Substantial progress has been made in developing more realistic option pricing models. Empirically, however, it is not known whether and by how much each generalization improves option pricing and hedging. We fill this gap by first deriving an option model that allows volatility, interest rates and jumps to be stochastic. Using S&P 500 options, we examine several alternative models from three perspectives: (1) internal consistency of implied parameters/volatility with relevant time-series data, (2) out-of-sample pricing, and (3) hedging. Overall, incorporating stochastic volatility and jumps is important for pricing and internal consistency. But for hedging, modeling stochastic volatility alone yields the best performance.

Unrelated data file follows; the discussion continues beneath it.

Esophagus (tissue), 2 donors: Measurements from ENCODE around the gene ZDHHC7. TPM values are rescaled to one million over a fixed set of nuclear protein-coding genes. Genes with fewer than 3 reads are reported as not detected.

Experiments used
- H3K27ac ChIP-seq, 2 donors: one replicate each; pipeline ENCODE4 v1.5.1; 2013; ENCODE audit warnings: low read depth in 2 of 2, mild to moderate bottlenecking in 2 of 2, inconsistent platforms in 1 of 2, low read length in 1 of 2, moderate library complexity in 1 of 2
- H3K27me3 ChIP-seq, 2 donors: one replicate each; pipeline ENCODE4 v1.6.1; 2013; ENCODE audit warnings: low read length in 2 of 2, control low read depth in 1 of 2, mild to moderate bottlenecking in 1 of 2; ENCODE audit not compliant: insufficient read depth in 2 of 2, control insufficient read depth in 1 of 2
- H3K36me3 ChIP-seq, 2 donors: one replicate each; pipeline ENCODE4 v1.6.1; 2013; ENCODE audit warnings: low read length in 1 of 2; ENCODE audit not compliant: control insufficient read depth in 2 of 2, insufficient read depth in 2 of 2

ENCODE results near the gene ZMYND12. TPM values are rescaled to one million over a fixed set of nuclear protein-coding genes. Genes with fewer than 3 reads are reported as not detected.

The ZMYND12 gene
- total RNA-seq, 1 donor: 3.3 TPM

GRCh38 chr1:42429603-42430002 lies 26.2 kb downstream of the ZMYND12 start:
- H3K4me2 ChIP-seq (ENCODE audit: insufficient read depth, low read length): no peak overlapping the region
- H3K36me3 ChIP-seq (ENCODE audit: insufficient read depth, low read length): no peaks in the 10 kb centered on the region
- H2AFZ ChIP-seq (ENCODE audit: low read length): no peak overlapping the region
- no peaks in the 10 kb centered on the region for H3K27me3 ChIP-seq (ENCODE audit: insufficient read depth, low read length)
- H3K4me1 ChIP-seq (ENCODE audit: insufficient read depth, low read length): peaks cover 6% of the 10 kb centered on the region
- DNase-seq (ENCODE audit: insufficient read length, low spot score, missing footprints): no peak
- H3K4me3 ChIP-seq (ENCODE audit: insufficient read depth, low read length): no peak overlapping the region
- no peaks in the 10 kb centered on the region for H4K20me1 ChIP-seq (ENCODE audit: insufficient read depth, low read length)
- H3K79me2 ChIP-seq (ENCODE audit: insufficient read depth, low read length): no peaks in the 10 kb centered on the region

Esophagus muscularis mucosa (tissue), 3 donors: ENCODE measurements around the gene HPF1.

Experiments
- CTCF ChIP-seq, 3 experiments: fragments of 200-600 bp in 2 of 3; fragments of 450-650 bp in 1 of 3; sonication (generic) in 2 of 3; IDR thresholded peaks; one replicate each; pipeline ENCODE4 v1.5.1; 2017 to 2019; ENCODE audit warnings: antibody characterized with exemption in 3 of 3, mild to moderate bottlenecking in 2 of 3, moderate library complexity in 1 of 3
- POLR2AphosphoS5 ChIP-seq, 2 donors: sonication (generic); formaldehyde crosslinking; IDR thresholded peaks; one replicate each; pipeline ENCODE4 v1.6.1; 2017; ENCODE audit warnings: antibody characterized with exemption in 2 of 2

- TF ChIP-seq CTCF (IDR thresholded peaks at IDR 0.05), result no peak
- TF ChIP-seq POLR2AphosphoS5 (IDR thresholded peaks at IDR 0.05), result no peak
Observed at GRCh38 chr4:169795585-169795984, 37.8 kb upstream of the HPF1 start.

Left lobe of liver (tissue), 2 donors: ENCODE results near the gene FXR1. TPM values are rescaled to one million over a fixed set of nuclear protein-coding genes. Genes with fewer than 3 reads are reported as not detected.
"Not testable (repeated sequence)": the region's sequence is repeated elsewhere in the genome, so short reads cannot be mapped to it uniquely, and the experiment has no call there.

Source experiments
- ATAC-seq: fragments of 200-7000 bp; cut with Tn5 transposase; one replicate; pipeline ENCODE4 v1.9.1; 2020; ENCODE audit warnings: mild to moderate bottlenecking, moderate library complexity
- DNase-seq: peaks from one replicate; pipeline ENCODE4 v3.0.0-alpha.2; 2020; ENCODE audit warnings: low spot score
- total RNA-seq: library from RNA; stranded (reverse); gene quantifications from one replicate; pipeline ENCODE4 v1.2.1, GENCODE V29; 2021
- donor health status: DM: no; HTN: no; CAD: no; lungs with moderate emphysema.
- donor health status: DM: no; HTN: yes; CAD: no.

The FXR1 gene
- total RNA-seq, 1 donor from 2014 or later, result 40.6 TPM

|Original language||English (US)|
|Number of pages||47|
|Journal||Journal of Finance|
|State||Published - Dec 1997|
All Science Journal Classification (ASJC) codes
- Economics and Econometrics